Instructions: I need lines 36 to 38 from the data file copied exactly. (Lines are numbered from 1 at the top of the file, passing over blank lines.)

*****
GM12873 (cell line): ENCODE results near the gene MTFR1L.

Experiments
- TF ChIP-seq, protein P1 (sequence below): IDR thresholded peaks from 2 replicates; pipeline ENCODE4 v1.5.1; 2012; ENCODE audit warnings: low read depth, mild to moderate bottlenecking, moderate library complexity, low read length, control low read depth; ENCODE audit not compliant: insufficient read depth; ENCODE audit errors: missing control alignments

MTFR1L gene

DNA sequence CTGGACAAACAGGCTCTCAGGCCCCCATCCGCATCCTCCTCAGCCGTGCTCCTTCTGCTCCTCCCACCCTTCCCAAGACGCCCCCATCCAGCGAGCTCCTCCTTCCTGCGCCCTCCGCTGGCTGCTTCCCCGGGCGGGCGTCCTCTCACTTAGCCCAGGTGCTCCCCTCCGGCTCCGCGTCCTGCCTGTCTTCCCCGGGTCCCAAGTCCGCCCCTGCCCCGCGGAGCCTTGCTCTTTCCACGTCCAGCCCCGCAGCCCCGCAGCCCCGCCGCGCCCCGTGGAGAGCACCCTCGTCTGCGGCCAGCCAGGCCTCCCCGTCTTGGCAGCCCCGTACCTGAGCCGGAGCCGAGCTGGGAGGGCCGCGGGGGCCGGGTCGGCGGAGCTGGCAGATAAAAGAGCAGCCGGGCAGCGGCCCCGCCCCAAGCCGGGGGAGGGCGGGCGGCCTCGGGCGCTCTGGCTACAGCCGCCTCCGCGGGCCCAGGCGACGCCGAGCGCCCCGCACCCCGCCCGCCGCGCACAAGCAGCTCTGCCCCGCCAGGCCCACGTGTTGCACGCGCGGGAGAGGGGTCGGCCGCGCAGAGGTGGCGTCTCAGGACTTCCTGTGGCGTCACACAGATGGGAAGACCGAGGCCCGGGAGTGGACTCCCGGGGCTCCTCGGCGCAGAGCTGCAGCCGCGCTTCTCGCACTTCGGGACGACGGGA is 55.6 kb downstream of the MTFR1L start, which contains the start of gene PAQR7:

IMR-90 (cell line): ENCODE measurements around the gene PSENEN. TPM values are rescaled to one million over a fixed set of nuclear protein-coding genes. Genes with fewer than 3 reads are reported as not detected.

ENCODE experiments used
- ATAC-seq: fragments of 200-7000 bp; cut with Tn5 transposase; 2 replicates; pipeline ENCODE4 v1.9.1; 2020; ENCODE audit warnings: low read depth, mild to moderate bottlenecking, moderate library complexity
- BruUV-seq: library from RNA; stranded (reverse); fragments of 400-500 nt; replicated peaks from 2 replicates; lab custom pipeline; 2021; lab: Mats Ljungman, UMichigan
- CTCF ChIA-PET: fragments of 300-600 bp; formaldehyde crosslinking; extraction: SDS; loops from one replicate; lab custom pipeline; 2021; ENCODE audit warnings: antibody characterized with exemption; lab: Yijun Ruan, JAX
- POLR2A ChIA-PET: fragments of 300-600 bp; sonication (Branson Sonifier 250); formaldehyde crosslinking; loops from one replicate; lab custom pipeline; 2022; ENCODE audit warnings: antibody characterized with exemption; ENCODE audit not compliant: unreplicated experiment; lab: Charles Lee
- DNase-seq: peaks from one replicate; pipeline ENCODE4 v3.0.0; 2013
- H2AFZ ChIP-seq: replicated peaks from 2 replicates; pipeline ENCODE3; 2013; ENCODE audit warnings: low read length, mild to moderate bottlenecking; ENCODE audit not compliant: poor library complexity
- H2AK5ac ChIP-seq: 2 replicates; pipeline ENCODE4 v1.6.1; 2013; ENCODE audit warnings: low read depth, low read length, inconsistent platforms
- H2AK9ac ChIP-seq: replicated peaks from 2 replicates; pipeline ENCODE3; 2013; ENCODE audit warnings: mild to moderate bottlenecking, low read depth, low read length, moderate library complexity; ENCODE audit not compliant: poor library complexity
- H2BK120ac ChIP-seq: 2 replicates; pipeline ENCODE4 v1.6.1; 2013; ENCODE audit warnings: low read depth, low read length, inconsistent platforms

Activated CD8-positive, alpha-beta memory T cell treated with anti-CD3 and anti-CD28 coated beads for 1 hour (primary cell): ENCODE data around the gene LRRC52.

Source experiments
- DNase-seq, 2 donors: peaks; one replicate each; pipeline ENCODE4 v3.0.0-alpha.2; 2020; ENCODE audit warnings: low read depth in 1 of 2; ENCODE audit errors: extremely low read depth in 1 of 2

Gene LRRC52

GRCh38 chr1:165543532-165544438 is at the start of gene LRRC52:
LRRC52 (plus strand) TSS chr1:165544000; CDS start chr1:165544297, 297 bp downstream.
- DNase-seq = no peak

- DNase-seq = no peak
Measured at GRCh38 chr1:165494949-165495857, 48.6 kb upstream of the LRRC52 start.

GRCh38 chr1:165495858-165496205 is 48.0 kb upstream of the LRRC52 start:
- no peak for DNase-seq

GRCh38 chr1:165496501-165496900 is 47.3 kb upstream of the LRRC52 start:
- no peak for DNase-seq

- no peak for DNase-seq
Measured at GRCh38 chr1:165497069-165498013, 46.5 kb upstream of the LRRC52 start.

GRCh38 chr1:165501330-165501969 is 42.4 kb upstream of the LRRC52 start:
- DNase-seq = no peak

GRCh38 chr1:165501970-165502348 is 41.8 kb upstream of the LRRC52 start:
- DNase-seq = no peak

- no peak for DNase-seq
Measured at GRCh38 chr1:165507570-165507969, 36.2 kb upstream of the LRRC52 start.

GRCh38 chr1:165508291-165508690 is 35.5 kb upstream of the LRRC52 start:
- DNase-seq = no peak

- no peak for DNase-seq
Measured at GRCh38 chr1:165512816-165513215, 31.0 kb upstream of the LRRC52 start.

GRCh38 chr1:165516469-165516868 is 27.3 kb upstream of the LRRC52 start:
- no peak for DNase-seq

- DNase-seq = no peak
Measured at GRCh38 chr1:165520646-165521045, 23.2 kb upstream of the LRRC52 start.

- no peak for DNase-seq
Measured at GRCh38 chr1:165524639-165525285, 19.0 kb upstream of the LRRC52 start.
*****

- no peak for DNase-seq
Measured at GRCh38 chr1:165507570-165507969, 36.2 kb upstream of the LRRC52 start.

GRCh38 chr1:165508291-165508690 is 35.5 kb upstream of the LRRC52 start: